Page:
I should like to put the case from a different point of view. I have not taken much interest in this matter when it was before this House, nor did we look upon this as a party question in any way, in fact some members on this side supported Clause 4 and will again do so now. I followed the proceedings in the Senate, and I must say the discussion which took place convinced me that the position is quite simple and clear, and that by passing Clause 4 as we have it in the Bill, we are doing a very grave injustice to the voters in the Cape Province and in the Natal Province. The Minister asked for uniformity and he said that if Clause 4 dropped out of this Bill the amendment would constitute a blot on the Bill. He says we have had this residential registration in the Transvaal and the Free State and why should we not have it in other provinces too; why should we not have uniformity? It is quite clear that there is a complete answer to that question. It is this: in the Transvaal and the Free State there is only one qualification, that is the residential qualification; there is nothing else. In the Cape and Natal Provinces on the contrary there are several franchises.
My argument is they have got the residential qualification up there.
You must be a resident there to be registered. That is the position in those provinces. They have no other franchise rights, and all that is required is that you should be a resident somewhere in the province, and there you are registered at your place of residence. It is really not logical to register the person anywhere else than where he resides in the province where the residential qualification is the only one. In the Cape and Natal the position is different. A voter here may have a residential or lodger’s qualification or an income qualification or a property qualification. It seems to me that unless the registration is left open and to the choice of the voter, and if you simply compel him to register at his place of residence, you are in fact debarring him of his other franchise rights. Supposing I reside at Stellenbosch and earn my income in Cape Town where I come in daily. By the law of this province, which it is not proposed to alter, I have two alternative rights, two qualifications or franchises. I have a residential qualification at Stellenbosch or I have an income or property qualification in Adderley Street. If now, without altering the franchise law, we are to say that a person is to be registered at Stellenbosch, that debars him from the franchise qualification which he has in respect of Adderley Street. It is perfectly simple. It seems to me that what this law does by subterfuge is to take away the alternative qualification which exists in two coast provinces. It seems to me the action taken in another place is perfectly logical. If you had one franchise only, a residential franchise, by all means be registered where you reside; but where you have several franchises you should have the right to be registered where your property is or where your income is derived. Logically it follows that these rights which are given by the law of the land in another Act which it is not proposed to disturb should be left alone, and the option of a voter to register at his choice should be left as it is.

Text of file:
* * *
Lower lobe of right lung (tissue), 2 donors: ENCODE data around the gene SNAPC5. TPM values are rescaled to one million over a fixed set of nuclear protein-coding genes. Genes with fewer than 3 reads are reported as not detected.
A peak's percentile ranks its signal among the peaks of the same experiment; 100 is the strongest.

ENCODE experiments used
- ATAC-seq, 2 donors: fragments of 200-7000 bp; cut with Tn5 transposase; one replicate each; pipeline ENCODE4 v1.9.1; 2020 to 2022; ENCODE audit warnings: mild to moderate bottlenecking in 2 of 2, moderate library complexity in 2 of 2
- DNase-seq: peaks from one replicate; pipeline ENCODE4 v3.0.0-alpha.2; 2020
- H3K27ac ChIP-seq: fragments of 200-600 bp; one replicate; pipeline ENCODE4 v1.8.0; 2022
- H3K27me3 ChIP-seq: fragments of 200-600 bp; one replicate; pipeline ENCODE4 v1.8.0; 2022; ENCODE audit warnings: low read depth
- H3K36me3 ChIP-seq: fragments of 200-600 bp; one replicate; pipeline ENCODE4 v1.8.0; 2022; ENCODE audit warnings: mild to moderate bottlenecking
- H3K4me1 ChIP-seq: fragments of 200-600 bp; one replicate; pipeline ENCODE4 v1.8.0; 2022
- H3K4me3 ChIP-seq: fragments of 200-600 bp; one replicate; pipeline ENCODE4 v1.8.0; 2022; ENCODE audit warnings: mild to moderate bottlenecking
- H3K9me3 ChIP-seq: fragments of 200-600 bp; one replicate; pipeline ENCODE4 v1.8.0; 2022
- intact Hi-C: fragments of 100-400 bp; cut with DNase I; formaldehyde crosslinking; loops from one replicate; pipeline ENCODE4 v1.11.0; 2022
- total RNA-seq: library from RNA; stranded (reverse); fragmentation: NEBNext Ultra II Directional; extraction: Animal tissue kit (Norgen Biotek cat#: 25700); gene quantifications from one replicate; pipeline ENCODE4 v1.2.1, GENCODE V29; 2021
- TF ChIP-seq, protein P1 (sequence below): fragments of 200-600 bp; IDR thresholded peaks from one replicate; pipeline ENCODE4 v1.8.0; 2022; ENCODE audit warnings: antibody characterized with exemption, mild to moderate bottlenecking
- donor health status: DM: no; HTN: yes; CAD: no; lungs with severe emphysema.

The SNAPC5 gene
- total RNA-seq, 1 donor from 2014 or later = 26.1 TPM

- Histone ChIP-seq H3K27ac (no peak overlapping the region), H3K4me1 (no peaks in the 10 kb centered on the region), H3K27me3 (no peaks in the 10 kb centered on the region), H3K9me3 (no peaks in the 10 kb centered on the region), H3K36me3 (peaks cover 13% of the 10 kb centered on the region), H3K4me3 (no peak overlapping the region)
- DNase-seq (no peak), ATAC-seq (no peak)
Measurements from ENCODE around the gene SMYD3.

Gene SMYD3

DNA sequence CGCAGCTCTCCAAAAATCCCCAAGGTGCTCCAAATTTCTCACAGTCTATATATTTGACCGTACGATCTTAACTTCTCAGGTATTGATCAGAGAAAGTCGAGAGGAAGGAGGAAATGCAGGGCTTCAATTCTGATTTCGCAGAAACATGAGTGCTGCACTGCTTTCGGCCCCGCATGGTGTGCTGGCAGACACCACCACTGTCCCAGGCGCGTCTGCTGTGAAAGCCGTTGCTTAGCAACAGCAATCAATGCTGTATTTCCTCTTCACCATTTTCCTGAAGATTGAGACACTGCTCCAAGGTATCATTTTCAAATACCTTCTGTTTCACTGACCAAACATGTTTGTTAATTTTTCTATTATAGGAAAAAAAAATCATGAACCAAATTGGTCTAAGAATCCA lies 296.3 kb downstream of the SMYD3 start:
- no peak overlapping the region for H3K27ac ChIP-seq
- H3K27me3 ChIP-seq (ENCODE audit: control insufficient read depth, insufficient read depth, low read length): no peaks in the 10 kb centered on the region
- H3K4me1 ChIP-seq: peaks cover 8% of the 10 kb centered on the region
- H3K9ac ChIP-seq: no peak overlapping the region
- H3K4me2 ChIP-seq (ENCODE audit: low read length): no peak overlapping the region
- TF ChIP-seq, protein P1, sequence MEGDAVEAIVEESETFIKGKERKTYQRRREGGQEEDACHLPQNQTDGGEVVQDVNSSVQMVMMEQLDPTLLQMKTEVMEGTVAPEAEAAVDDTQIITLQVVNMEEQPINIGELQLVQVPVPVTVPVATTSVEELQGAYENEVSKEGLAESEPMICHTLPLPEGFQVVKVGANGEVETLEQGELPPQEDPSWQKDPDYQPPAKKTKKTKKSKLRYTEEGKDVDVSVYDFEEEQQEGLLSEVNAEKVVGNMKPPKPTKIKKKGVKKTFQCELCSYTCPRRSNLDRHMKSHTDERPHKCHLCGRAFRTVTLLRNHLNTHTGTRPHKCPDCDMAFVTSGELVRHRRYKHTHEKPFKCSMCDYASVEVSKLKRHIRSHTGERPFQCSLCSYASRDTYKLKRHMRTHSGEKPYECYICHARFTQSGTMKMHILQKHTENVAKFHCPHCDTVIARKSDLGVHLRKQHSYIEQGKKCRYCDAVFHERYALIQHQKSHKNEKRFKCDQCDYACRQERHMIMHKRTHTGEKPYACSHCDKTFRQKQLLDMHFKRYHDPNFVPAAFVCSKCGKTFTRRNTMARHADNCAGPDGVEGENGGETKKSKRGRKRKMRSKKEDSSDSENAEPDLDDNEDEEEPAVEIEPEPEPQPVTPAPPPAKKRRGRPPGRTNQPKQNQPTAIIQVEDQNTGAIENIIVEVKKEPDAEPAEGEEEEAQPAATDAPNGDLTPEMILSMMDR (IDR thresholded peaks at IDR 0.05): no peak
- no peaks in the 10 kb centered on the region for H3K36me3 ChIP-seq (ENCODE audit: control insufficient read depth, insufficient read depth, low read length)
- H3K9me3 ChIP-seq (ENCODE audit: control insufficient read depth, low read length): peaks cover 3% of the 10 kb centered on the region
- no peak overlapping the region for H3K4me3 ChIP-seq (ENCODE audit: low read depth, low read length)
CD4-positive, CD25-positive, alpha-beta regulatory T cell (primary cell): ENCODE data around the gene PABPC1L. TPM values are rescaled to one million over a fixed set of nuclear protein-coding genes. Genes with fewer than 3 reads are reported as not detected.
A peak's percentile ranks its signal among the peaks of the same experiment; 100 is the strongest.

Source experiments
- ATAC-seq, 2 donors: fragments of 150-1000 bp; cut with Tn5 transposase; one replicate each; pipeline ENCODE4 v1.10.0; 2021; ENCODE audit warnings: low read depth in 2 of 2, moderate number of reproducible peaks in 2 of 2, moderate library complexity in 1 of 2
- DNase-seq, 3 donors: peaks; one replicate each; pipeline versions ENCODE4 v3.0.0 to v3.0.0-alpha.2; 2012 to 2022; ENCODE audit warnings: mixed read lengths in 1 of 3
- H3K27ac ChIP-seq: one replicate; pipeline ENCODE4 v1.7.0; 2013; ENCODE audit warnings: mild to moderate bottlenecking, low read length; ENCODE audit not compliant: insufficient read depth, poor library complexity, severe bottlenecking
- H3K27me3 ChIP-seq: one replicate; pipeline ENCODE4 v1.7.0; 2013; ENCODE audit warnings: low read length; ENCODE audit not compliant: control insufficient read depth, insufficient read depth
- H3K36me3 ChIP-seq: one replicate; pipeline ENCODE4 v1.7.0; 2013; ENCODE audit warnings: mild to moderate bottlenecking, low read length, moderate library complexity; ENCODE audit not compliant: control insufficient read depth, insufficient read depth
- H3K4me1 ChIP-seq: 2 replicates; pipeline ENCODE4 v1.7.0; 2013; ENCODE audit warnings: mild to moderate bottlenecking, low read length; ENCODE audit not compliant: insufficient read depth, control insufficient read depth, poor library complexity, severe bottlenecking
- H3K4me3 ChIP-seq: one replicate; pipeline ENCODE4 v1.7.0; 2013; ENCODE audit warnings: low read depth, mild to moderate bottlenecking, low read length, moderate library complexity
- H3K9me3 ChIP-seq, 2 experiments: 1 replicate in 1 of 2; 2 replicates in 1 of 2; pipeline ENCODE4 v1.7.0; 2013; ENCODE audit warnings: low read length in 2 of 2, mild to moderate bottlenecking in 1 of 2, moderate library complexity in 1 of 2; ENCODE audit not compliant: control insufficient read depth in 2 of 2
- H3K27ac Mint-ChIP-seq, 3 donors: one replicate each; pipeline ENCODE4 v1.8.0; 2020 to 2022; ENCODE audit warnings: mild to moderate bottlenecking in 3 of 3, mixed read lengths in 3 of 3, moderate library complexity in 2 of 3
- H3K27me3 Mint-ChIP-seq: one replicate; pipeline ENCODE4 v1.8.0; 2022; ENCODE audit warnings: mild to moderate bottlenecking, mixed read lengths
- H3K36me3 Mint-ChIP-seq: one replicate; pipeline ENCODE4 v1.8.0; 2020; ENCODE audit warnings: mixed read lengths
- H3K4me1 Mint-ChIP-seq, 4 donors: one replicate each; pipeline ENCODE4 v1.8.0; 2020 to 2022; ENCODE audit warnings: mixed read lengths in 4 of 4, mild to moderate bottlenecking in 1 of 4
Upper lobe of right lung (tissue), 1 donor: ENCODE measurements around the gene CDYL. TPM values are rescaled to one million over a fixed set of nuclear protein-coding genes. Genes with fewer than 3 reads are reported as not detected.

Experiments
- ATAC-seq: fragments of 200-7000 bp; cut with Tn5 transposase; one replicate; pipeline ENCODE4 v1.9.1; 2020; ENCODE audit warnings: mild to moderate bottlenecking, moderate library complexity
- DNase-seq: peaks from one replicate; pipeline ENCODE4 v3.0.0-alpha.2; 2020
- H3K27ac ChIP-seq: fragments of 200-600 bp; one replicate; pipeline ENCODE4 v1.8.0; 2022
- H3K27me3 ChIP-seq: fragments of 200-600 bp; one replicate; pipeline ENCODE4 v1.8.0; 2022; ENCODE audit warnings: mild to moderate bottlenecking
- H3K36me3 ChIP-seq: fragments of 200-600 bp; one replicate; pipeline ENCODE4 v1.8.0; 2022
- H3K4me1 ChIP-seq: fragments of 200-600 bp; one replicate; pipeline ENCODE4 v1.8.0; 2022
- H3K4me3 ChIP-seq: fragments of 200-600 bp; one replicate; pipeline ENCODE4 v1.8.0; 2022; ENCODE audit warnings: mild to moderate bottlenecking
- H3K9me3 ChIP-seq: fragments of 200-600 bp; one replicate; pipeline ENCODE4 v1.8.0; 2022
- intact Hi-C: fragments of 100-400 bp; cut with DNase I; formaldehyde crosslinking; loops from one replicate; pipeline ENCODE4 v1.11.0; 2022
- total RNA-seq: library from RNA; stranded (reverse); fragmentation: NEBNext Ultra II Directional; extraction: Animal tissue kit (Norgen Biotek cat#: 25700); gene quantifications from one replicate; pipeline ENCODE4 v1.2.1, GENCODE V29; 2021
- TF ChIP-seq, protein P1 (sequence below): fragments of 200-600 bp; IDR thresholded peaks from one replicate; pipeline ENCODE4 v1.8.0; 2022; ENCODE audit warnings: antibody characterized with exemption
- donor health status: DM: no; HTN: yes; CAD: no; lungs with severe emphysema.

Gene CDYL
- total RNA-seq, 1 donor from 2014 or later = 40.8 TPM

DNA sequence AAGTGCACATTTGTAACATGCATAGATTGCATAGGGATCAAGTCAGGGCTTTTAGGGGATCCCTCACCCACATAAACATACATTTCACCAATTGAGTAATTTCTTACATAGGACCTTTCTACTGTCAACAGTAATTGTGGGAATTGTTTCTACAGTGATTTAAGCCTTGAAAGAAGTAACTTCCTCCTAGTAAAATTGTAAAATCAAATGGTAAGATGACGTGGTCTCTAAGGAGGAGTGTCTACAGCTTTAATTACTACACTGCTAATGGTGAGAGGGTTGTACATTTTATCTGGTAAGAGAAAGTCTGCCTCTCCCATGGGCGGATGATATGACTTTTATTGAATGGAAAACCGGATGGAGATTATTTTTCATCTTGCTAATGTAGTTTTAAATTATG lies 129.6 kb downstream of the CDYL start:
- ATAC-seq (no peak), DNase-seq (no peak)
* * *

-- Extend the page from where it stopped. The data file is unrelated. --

I must say I am not in agreement with the two previous speakers. I speak from experience in regard to double registration. I can give you two cases in my experience over which I was attacked in the newspaper. If you want purity of registration, correct registration, you must have one centre; that is the actual experience. Johann Petersen had a house; John Peterson did the work. In his house he was registered as Johann Petersen; in his work he was registered as John Peterson; and there is another case which is not Dutch. When you register double what is the result? I have been a party to it. We weighed up the balance and we weighed up which place needed the vote most. But what is the position? It cannot be a fair thing to provide opportunity of doing that kind of thing. We have men whose names are common, who are not well known, and they are registered in two places. There is another thing we have to ask ourselves. If this House by Act of Parliament says how it shall be elected, I make bold to say that 20 to 30 per cent. of the voters on this side of the House will be in sympathy with that. This House has declared how it shall be elected. The other place is not responsible for our system of election. It is elected not by popular vote at all, but by the votes of those who have been elected by vote, and yet it says how we shall conduct our elections. I submit that is not reasonable. We are the party, for weal or woe, who should decide the method of our election. How any House could pass the obnoxious press clause and take up this attitude on this clause I cannot understand. I put it this way to the House. Here we have a great principle in connection with another clause. They pass that, and then, when this little thing comes along—
The hon. member must refrain from criticising the decisions of the honourable the Senate.
I am very sorry if I have done wrong. We have both done wrong, so we are both alike. I hope the Minister will not accept this and allow it to pass. The majority of the electors are in favour of it. I submit in what they have done, they have given the opportunity of double voting. I respectfully submit there should be no interference with the rights of persons. There is no interference in this clause; it only says the right shall be exercised in one way.